But if you ask for specific examples of major sponsorships raised, you’ll get the run-around. Same if you ask for references, unless they provide a (fake) mobile number to speak to their “client”. I heard from someone a few months back that this happened to. She was suspicious, and dropped a message to the actual person on LinkedIn, asking if they’d just spoken. They hadn’t.
Let’s get real. If a broker has legitimately worked with huge, prestigious organisations and/or raised hundreds of millions of dollars in sponsorship revenue, they’re not going to be interested in representing your local festival or third-tier sport. They’re just not.
Red flag #6: Low social media and/or industry media presence
A low social media profile isn’t necessarily a deal-breaker, but if they’re making big claims about their revenue, clientele, or industry standing, and their social media presence is inconsistent with those claims, that’s suspicious. If they were reputable operators in the sponsorship business, that would leave a significant trail on the web.
Really unscrupulous brokers may also keep a super-low profile on social media on purpose. Why? Because they’ve preyed on small organisations that might not have the resources to get justice in court, so they use social media to air their grievances and warn other potential victims. No Twitter means they can’t be tagged. No Facebook or Instagram means people can’t tell their horror stories in comments.
One sponsorship broker to avoid: Alpha Sponsorship Consulting
I’ve never shied away from calling out approaches that are counterproductive to good sponsorship, and the advancement of our industry, but I’ve generally avoided naming and shaming. Ever the optimist, my hope is that diminishing results and the wave of industry sophistication will move those approaches closer to best practice. With this particular situation, however, I’m making an exception.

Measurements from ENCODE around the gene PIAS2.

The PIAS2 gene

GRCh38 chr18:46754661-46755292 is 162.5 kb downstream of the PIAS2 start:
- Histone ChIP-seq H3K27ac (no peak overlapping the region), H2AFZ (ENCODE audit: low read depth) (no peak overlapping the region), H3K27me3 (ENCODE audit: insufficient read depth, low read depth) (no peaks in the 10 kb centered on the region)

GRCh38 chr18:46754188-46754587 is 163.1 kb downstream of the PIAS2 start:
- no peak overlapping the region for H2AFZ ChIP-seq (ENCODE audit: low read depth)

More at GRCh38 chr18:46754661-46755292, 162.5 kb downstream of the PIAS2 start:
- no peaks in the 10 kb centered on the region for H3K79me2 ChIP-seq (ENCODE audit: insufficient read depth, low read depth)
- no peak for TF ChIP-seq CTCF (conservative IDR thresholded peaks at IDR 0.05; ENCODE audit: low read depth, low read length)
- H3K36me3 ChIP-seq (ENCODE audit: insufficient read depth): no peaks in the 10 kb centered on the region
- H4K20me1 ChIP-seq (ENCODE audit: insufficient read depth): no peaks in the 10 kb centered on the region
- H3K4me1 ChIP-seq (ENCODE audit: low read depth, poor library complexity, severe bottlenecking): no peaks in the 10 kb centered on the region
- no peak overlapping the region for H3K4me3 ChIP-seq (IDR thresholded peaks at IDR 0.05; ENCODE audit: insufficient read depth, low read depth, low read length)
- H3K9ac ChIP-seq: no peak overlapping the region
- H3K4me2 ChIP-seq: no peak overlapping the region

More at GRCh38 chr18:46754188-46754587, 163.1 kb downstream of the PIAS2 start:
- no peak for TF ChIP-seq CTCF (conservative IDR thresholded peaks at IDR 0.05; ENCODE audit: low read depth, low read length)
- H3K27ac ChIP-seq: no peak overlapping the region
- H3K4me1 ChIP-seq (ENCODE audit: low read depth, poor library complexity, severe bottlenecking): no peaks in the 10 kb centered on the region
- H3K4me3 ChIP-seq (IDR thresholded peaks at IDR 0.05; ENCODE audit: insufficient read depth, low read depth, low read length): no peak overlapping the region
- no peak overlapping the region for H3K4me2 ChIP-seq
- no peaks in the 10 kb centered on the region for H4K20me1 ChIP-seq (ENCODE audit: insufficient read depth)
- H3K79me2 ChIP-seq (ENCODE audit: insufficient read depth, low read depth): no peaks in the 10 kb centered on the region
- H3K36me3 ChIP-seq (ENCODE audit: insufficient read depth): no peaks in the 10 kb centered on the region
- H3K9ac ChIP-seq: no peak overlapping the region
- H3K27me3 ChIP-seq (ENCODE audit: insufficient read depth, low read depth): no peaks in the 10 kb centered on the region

Avoid Alpha Sponsorship Consulting, and its CEO, Matt Delmore.
Don’t do business with them. It’s not worth the risk.
My feedback is below, but a good place to start is with their Better Business Bureau complaints.
I’ve been getting reports about this Miami-based firm for over a year – reports from small organisations, from charities, from the arts. The stories are all virtually the same, raising all of the red flags listed above. Every. Single. One.
Predictably, every person that I’ve heard from had seen no revenue at all from Delmore’s firm. They have all been ghosted. Some say they’ve had their phone numbers blocked by the company. I heard multiple stories about fake letters of intent from sponsors being provided to disgruntled clients, but of course, that lie unravelled like the rest of them. A few have been persistent enough, and escalated enough, that they’ve finally managed to get their retainers back, but many haven’t. What they’ll never get back is the time they could have been in the marketplace, selling sponsorship, and the guaranteed revenue they had no doubt factored into their budgets.
The reason I started getting complaints, a year ago, is that they had my logo on their website, with the words “Affiliated with Power Sponsorship”. A number of people, believing they had been scammed by Alpha Sponsorship Consulting, wanted to know if I had anything to do with it.
I recently got looped into another issue with Alpha Sponsorship Consulting, and Matt Delmore is now trying to borrow legitimacy from IEG, implying that appearing on stage at their 2019 IEG Conference was some kind of endorsement. For what it’s worth, IEG didn’t invite him to speak, and had no idea about the havoc he was wreaking on unsuspecting rightsholders. He was invited to co-present by one of the conference partners, who was also unaware of his reputation.
He’s also claiming to have been Director Sponsorship Sales for Barclays Center.
There’s more, but I think you get the picture.
If you ended up on this blog because you’ve had difficulties with an unscrupulous broker, I’m sorry you’ve had that experience, and I can assure you that most of the industry are decent, professional people. I do encourage you to file a complaint with the US’s Better Business Bureau, or your country’s consumer complaints equivalent. You’re also welcome to leave a comment and/or tell your story here. I’m opening comments (moderated).
And if you ended up on this blog because you’re trying to find Matt Delmore, he’s apparently playing basketball in Montenegro.
Need more assistance?
If you want a sponsorship broker, but probably aren’t big enough to get one, you’ll likely be on your own for raising sponsorship. In that case, you may want to get a copy of The Sponsorship Seeker’s Toolkit 4th Edition, which will take you through the whole process, supported by templates and tools.
If you could use some additional support, I provide sponsorship coaching, sponsorship consulting and strategy sessions, and sponsorship training. If you’re interested in any of these services, please review the materials and drop me a line to discuss:
AU: +61 2 9559 6444
US: +1 612 326 5265